Spotlighted Blogger: Bipolar Patient Andrea of “Lithium and Lamictal”

Posted December 8th, 2011 by

How do we know we’re truly living in a Health 2.0 age?  Recently, we’ve discovered that a number of PatientsLikeMe members have fascinating blogs chronicling what it’s like to live with their respective health conditions.  For example, we told you in August about the acclaimed gastroparesis blog “My Broken Stomach,” written by one of our members, Mollee Sullivan, and last month, we spotlighted diabetes patient Michael Burke’s blog “Life on the T List,” which shares his experiences before and after a kidney transplant.

Bipolar Blogger Andrea of "Lithium and Lamictal"

As a result of this growing trend, we’ve decided to begin a blog series featuring some of the other amazing bloggers that are part of the PatientsLikeMe community.  To start things off, we’d like to share our interview with Andrea, a three-star member who started a candid blog about life with bipolar I disorder earlier this year called “Lithium and Lamictal.”  (The title refers to the two treatments she’s found that work best for her.)  Tune in below to find out why she began blogging and what she hopes to achieve.

1.  Why did you decide to start blogging about bipolar disorder?

I decided to start blogging about bipolar disorder after 21 years of living with this health condition. I was diagnosed with manic depression (now referred to as bipolar disorder) in 1989, and the main reason I bought my first computer in 1997 was so that I could try to connect with other patients and research bipolar disorder using the World Wide Web. I just knew there had to be more information out there than what I had gotten from my psychiatrists and the few pamphlets and books I had read before everyday people began using the Internet for research.

I’m still trying to learn as much as I can about bipolar disorder and health and wellness. I have always been interested in finding information about how people are living day-to-day with the condition. When I decided to start my blog, I wanted to give readers a view into my life so that I could provide an example of someone who is trying to do her best to manage the condition. I hope that my blog will inspire others to take charge of their physical and mental health, and also to remain hopeful and positive.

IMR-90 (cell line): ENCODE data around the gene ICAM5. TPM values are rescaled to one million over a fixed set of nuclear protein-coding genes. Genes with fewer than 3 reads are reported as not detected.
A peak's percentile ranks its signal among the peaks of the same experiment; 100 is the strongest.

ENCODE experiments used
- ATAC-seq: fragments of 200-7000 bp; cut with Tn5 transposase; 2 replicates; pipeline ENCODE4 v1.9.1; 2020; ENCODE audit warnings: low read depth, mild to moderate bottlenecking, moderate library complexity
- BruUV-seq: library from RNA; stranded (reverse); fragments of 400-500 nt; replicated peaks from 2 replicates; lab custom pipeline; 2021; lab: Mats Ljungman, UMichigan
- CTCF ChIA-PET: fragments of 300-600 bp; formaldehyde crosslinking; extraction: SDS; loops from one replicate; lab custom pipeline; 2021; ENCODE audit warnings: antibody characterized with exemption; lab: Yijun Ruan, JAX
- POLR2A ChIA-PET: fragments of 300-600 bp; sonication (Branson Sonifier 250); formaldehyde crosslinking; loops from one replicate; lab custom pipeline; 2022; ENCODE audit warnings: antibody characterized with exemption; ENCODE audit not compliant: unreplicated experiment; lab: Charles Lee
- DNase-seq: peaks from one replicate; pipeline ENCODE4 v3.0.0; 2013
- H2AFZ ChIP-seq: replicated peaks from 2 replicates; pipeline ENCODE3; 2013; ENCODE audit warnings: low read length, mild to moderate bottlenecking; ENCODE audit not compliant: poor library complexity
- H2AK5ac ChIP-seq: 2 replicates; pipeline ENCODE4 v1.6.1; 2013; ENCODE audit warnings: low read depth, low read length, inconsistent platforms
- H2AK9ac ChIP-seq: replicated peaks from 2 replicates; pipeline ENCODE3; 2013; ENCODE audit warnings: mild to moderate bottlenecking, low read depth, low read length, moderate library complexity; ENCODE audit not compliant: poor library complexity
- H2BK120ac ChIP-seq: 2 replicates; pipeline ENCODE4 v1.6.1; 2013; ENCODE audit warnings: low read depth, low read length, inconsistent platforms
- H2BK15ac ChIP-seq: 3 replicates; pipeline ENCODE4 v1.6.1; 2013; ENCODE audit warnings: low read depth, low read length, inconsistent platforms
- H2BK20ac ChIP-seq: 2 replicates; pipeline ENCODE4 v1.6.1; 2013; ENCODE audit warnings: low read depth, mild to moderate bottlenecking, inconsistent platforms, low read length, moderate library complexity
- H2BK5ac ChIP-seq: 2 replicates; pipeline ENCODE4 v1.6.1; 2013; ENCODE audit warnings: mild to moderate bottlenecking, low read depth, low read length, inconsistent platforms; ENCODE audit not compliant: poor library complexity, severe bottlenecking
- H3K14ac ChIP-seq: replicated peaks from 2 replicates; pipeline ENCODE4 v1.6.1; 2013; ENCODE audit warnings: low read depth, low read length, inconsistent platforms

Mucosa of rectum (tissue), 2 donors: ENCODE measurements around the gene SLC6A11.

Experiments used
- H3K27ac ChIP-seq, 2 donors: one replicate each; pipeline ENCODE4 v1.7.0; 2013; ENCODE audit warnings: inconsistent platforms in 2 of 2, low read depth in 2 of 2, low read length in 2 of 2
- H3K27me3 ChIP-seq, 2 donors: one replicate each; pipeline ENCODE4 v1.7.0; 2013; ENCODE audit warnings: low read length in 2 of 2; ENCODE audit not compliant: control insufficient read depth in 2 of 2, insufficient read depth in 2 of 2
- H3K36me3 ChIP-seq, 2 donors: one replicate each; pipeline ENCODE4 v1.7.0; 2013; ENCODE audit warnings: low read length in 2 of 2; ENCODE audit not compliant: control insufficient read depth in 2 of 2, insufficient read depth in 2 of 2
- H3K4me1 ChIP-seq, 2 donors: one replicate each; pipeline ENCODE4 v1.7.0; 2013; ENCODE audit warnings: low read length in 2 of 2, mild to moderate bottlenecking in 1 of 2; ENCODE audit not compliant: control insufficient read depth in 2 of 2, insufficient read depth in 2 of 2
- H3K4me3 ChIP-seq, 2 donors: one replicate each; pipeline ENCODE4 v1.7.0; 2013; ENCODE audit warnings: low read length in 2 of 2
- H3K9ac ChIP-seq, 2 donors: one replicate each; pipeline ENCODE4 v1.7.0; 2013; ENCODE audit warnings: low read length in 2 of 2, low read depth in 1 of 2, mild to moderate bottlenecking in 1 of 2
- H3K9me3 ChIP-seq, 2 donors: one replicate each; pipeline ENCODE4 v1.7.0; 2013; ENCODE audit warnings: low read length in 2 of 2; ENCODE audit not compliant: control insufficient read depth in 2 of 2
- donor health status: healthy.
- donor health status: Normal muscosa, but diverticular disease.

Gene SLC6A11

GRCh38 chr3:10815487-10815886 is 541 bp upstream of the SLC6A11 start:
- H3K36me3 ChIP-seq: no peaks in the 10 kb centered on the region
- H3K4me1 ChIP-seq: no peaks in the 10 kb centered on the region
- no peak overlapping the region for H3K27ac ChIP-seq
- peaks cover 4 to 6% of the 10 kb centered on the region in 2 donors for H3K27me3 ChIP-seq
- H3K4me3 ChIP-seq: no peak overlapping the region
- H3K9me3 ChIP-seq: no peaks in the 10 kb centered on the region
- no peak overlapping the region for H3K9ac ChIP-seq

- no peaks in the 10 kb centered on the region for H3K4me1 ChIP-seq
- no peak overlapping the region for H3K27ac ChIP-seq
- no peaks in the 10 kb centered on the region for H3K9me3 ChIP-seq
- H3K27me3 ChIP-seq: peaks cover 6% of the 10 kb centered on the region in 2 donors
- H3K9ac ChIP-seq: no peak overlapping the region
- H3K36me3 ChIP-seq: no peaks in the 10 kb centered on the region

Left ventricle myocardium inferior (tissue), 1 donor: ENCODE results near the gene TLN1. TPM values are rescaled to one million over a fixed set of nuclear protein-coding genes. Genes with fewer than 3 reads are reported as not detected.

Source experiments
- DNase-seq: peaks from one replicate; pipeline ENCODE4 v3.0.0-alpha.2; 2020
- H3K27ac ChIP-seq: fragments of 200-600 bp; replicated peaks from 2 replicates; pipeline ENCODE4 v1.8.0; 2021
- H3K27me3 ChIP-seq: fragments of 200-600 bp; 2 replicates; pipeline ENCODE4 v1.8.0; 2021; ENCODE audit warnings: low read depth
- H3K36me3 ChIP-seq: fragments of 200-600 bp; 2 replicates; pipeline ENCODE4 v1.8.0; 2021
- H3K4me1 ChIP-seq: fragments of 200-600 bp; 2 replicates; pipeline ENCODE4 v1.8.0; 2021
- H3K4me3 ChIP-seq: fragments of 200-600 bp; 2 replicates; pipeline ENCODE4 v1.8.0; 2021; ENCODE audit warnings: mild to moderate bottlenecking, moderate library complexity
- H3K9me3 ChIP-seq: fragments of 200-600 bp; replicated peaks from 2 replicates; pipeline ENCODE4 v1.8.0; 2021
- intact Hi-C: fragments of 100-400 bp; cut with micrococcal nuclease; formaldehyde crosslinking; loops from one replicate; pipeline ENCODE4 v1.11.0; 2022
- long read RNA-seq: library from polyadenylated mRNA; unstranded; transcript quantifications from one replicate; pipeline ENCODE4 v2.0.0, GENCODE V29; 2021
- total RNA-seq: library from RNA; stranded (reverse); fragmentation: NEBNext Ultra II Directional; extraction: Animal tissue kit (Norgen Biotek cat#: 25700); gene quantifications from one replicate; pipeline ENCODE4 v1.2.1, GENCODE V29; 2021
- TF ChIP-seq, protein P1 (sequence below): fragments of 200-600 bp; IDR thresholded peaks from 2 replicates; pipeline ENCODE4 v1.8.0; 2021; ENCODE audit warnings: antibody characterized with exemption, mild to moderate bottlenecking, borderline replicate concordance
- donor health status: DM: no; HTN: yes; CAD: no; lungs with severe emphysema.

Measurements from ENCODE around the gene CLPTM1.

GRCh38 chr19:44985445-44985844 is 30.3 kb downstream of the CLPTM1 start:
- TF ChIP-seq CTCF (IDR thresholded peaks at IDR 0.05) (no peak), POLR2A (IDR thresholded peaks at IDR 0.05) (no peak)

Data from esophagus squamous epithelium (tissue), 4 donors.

2.  Your blog is called “Lithium and Lamictal.”  How long did it take to find this treatment combination, and what difference did that make in your life?

When I was first diagnosed with manic depression in 1989, I was given lithium as a monotherapy. It prevented mania, but I still got depressed and I just had to deal with it because psychiatrists wouldn’t prescribe antidepressants since I had a history of severe manias and psychotic breaks. I think it was 2001 when my then-psychiatrist recommended that I try Lamictal at a time when I had been stable for a while. I took it and I didn’t get depressed for a few years, but I did have some unpleasant side effects, so I discontinued it and eventually experienced a serious depression.

Last year, when I was going through another serious depression, my new psychiatrist suggested that I try Lamictal again. After several months, my depression lifted, and after reflecting on my experiences with the medication, I realized that while Lamictal wasn’t great at relieving my depression, it definitely seemed to prevent my depression. At this point, I plan to take it indefinitely. I am taking a lower dose than with my old psychiatrist, and I also take medication and supplements to counteract the side effects. So now I take lithium and Lamictal and feel healthier than ever. All things considered, they are the best medications I have tried with the fewest side effects. Together they prevent mania and depression, and I hope I’ve found a combination of medications that will work for me for years to come.

3.  What have you gotten out of being a member of PatientsLikeMe?